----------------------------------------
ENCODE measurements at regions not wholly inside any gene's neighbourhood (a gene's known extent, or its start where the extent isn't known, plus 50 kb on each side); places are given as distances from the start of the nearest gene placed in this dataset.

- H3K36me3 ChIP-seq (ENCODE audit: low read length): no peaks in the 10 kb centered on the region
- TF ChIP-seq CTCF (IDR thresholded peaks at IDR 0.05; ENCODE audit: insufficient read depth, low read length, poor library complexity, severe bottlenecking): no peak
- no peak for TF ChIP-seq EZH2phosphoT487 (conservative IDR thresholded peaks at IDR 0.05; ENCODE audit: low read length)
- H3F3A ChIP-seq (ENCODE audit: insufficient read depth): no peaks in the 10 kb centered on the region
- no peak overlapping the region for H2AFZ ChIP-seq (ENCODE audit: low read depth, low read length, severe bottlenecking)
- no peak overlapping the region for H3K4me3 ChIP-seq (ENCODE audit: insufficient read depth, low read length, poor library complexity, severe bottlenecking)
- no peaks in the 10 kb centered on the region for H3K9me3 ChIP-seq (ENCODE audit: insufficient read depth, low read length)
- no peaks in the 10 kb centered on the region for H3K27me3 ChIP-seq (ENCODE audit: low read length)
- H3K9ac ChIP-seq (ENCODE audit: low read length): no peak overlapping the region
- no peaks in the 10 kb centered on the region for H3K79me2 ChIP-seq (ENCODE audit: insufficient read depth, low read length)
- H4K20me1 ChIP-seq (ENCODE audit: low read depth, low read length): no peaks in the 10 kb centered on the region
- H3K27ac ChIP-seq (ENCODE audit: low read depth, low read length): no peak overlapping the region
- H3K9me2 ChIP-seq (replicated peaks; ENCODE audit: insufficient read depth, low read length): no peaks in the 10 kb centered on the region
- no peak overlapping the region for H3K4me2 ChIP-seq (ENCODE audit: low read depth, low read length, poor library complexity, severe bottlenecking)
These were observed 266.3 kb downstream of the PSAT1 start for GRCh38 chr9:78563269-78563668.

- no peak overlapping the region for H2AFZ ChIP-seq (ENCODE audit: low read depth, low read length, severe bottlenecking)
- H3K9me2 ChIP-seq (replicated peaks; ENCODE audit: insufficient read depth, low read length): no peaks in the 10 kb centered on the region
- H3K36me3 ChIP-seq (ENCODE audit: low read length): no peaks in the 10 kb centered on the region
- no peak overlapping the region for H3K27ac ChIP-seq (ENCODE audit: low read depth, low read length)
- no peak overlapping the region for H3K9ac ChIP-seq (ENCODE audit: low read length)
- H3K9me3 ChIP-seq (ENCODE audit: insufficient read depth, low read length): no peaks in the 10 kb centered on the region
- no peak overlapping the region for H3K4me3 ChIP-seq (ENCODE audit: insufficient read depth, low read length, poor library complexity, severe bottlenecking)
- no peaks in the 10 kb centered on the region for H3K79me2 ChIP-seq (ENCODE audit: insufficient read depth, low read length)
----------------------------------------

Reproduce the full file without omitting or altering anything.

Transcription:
ENCODE measurements at regions not wholly inside any gene's neighbourhood (a gene's known extent, or its start where the extent isn't known, plus 50 kb on each side); places are given as distances from the start of the nearest gene placed in this dataset.

- H3K36me3 ChIP-seq (ENCODE audit: low read length): no peaks in the 10 kb centered on the region
- TF ChIP-seq CTCF (IDR thresholded peaks at IDR 0.05; ENCODE audit: insufficient read depth, low read length, poor library complexity, severe bottlenecking): no peak
- no peak for TF ChIP-seq EZH2phosphoT487 (conservative IDR thresholded peaks at IDR 0.05; ENCODE audit: low read length)
- H3F3A ChIP-seq (ENCODE audit: insufficient read depth): no peaks in the 10 kb centered on the region
- no peak overlapping the region for H2AFZ ChIP-seq (ENCODE audit: low read depth, low read length, severe bottlenecking)
- no peak overlapping the region for H3K4me3 ChIP-seq (ENCODE audit: insufficient read depth, low read length, poor library complexity, severe bottlenecking)
- no peaks in the 10 kb centered on the region for H3K9me3 ChIP-seq (ENCODE audit: insufficient read depth, low read length)
- no peaks in the 10 kb centered on the region for H3K27me3 ChIP-seq (ENCODE audit: low read length)
- H3K9ac ChIP-seq (ENCODE audit: low read length): no peak overlapping the region
- no peaks in the 10 kb centered on the region for H3K79me2 ChIP-seq (ENCODE audit: insufficient read depth, low read length)
- H4K20me1 ChIP-seq (ENCODE audit: low read depth, low read length): no peaks in the 10 kb centered on the region
- H3K27ac ChIP-seq (ENCODE audit: low read depth, low read length): no peak overlapping the region
- H3K9me2 ChIP-seq (replicated peaks; ENCODE audit: insufficient read depth, low read length): no peaks in the 10 kb centered on the region
- no peak overlapping the region for H3K4me2 ChIP-seq (ENCODE audit: low read depth, low read length, poor library complexity, severe bottlenecking)
These were observed 266.3 kb downstream of the PSAT1 start for GRCh38 chr9:78563269-78563668.

- no peak overlapping the region for H2AFZ ChIP-seq (ENCODE audit: low read depth, low read length, severe bottlenecking)
- H3K9me2 ChIP-seq (replicated peaks; ENCODE audit: insufficient read depth, low read length): no peaks in the 10 kb centered on the region
- H3K36me3 ChIP-seq (ENCODE audit: low read length): no peaks in the 10 kb centered on the region
- no peak overlapping the region for H3K27ac ChIP-seq (ENCODE audit: low read depth, low read length)
- no peak overlapping the region for H3K9ac ChIP-seq (ENCODE audit: low read length)
- H3K9me3 ChIP-seq (ENCODE audit: insufficient read depth, low read length): no peaks in the 10 kb centered on the region
- no peak overlapping the region for H3K4me3 ChIP-seq (ENCODE audit: insufficient read depth, low read length, poor library complexity, severe bottlenecking)
- no peaks in the 10 kb centered on the region for H3K79me2 ChIP-seq (ENCODE audit: insufficient read depth, low read length)